Always an amateur, Shipman's job prevented him from reaching the very top and limited his tournament opportunities, but he was good enough to defeat such luminaries as Samuel Reshevsky and Larry Evans.
Shipman's “headquarters” was the Manhattan Chess club and he was its champion or co-champion six times and was the 1960 New Jersey state champion. He was awarded the IM title in 1982, the oldest player ever to be awarded the title. He was awarded the title based on his strength during his best years and because he had never had the opportunity to play abroad. He was most active during the late 1940s and 1950s. He scored 4-6 in the 1955-56 Rosenwald, a six-player double round robin that was considered the U.S. Championship. He scored 4-5 in the 1959 Log Cabin Invitational which included several of the same players that were to play in the U.S. championship later that year. Shipman moved to San Francisco in the mid-1990s and became very active in the local tournaments and league matches and won his club's championship six times.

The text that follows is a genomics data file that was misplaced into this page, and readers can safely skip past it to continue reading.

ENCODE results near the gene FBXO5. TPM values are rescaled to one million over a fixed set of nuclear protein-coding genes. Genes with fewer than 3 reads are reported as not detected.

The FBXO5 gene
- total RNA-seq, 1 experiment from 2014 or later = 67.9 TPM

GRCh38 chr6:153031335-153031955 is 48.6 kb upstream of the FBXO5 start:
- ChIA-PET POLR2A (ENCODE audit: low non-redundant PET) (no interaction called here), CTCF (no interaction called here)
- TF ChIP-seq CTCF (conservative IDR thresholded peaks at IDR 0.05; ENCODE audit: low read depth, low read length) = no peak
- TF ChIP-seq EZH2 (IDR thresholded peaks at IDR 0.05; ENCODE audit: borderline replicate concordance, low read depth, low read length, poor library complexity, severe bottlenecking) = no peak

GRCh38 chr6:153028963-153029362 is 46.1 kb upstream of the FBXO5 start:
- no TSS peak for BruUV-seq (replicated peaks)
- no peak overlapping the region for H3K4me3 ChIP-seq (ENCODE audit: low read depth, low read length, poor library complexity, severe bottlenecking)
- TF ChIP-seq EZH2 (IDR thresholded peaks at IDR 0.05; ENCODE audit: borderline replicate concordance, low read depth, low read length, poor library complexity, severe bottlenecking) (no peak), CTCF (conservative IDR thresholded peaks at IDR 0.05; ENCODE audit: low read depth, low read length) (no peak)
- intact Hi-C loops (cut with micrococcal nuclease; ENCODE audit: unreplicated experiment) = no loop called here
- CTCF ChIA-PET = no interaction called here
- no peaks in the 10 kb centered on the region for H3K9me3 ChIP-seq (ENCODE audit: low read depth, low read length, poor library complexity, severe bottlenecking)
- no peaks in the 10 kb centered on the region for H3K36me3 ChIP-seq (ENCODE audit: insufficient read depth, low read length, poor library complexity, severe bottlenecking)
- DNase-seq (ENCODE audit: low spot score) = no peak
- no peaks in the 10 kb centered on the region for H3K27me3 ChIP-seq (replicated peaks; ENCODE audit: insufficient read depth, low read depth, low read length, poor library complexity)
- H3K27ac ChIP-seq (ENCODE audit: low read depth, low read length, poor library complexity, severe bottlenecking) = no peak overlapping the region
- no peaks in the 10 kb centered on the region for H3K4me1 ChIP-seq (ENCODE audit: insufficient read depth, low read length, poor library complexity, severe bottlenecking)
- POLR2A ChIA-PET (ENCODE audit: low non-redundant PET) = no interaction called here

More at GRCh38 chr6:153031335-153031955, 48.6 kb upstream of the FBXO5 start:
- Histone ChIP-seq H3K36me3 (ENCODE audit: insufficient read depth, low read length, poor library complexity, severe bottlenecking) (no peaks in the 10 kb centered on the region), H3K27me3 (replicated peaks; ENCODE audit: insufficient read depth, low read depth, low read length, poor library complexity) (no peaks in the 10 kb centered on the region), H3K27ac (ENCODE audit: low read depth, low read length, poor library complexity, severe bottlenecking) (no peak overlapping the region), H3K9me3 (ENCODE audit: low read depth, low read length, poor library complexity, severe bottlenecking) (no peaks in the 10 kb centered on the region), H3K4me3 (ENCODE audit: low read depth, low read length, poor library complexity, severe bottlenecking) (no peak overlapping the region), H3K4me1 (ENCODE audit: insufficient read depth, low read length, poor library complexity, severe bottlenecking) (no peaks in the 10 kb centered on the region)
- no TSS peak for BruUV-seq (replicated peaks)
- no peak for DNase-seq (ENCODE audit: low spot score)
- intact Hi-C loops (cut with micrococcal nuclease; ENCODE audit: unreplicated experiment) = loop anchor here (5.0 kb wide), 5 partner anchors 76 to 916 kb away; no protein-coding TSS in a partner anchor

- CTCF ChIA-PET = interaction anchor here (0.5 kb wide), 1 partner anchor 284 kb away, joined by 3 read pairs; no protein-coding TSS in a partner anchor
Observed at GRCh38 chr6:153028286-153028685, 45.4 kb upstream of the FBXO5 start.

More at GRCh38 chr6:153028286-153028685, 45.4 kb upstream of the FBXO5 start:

During the 1950s Shipman was active in the USCF administration and it was he who persuaded the other Manhattan Chess Club directors to make an exception and waive the age requirement to allow Bobby Fischer, then 12-years old, to join the club in 1955.
One curiosity is that in an invitational blitz tournament at the Manhattan Chess Club in 1971, Bobby Fischer scored +21 -0 =1; his sole draw was with Shipman. He was also known for his knowledge of chess history and on several occasions was consulted by authors wanting information for their books. Shipman was a positional player who could engineer a violent attack if the position called for it, but mostly he preferred to grind out wins in the ending.
James L. Harkins, Jr.
I had selected an enterprising win by Shipman, but for this post will give a nice Harkins win from the 1957 US Open that was played in Cleveland and won by Arthur Bisguier. Harkins finished tied for places 36-53 (out of 176 players) with a score of +6 -4 =2.